This documentation supports the 19.08 version of BMC CMDB.

To view an earlier version, select the version from the Product version menu.

Creating or modifying classes by using Class Manager

The Common Data Model (CDM) that is shipped with the BMC CMDB may require modifications for your specific business requirements. In such a scenario, you can define properties for Configuration Items (CI) and relationship classes by using Class Manager. The properties of a class define the class and how it stores data.

Process overview of creating or modifying classes

The following overview diagram shows you the steps required to add a new class to the data model. 

When creating a new class you must first specify the properties and optionally, auditing settings, before you save it. After you save the properties, the class is created. After this, you can add or edit the attributes.  If you want to modify an existing class, you need not start from the beginning of this process.

Creating a class by using Class Manager comprises the following tasks:


ActionReference

1

Define the properties of the class, which include its type, how it stores data, and (for relationship classes) the relationship type.Create new classes
2(Optional) Configure instance auditing for the class. Auditing enables you to track the changes made to instances of a class.Specify auditing for a new class
3Define one or more CI and relationship class attributes.Define or edit attributes of a class
4(Optional) Specify permissions. If you do not specify permissions for a class, BMC CMDB assigns default permissions.To define or edit permissions for a class
5(Optional) Specify indexes. Indexing can reduce database query time, so index those attributes that you expect users to use in queries frequently.Create or edit indexes for a class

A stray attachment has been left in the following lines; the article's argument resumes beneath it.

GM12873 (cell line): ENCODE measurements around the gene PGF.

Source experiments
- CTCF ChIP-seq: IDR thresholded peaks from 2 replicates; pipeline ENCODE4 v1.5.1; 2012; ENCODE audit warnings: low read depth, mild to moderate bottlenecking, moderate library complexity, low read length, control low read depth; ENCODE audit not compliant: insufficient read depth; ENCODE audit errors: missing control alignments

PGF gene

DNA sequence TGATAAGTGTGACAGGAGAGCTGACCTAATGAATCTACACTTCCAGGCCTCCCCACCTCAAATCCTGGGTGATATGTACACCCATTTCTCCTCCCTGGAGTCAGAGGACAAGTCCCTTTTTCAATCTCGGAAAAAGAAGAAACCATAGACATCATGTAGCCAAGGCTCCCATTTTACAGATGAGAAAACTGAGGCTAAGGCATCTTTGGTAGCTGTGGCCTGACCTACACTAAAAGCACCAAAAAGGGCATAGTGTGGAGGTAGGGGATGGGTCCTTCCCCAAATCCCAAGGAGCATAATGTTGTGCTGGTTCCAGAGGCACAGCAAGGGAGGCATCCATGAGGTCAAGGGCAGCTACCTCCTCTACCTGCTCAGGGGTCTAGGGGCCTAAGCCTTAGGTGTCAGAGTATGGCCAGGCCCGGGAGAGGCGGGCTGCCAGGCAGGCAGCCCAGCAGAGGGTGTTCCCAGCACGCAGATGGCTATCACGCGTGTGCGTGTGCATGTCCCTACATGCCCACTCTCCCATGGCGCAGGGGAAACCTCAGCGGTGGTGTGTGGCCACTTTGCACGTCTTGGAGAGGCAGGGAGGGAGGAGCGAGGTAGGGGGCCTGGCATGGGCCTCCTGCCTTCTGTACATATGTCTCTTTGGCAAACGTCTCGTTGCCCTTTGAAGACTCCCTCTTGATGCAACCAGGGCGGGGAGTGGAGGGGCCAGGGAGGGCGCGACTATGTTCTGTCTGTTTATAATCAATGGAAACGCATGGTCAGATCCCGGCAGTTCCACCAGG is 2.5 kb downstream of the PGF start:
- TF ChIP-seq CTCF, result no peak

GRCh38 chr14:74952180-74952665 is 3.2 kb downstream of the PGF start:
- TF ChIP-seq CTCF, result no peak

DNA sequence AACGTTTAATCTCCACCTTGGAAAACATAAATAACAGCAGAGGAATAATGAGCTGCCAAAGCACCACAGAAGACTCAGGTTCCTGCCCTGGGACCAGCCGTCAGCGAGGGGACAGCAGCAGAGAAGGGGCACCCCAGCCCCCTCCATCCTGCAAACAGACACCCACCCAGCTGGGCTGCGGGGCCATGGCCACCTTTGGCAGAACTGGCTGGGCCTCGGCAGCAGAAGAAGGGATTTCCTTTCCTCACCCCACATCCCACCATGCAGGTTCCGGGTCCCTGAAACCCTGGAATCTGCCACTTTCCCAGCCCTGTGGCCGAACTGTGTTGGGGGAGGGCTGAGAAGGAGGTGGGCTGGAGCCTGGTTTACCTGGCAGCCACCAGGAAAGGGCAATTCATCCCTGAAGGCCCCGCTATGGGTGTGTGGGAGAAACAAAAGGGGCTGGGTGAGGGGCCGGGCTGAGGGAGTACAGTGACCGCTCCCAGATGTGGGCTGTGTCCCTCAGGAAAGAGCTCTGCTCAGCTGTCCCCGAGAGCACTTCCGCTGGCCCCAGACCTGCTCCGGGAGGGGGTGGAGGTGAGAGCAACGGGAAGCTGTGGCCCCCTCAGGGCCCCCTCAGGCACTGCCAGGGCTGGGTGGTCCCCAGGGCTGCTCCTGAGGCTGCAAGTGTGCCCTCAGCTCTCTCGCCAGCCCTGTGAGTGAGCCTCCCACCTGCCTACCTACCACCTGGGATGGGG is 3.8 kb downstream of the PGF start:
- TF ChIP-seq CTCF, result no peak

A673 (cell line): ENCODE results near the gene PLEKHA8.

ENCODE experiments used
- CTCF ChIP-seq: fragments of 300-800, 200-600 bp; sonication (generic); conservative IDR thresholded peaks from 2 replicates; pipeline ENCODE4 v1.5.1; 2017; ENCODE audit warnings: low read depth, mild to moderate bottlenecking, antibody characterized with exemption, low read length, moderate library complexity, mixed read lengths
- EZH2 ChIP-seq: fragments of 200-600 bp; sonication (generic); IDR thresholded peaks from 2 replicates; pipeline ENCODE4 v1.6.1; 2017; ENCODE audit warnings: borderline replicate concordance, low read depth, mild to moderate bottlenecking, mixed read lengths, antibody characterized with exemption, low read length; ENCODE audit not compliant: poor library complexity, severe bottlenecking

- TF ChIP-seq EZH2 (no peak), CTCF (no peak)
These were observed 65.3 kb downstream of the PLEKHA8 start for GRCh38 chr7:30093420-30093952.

6(Optional) Propagate attributes in a weak relationship. This step is necessary only if you have created a relationship class that has a weak relationship in which the attributes from one class should be propagated to another class. Propagate attributes for weak relationships

Note

In some test environments, when you create a new class, there may be a delay of up to five minutes before you can start creating instances of that class in CMDB Explorer. This delay may not occur in your production environment.

For more information about class and relationship properties, see Common CI and relationship class properties.


Before you begin

  • You must have AR Administrator (ARADMIN) permissions to create or edit classes.
  • Before creating an attribute for a CI class, determine whether you want to store configuration data or lifecycle data for the CI in the new attribute. You must create a new attribute to store only configuration data for the CI. To store lifecycle data for the CI, you must add a field on the BMC Remedy ITSM Foundational form, AST:Attributes.
  • Review the information in the following topics:

To create new classes by using Class Manager

Best Practices

  • Whenever you extend the data model, use your own namespace instead of BMC.CORE. This prevents your extensions from being overwritten by new classes when you upgrade to a future version of the Common Data Model (CDM).
  • Do not modify the core CDM class attributes. Upgrades across versions overwrite these customizations. For example, modifications to the CDM, such as changing the attribute field length in a class are not preserved during upgrades.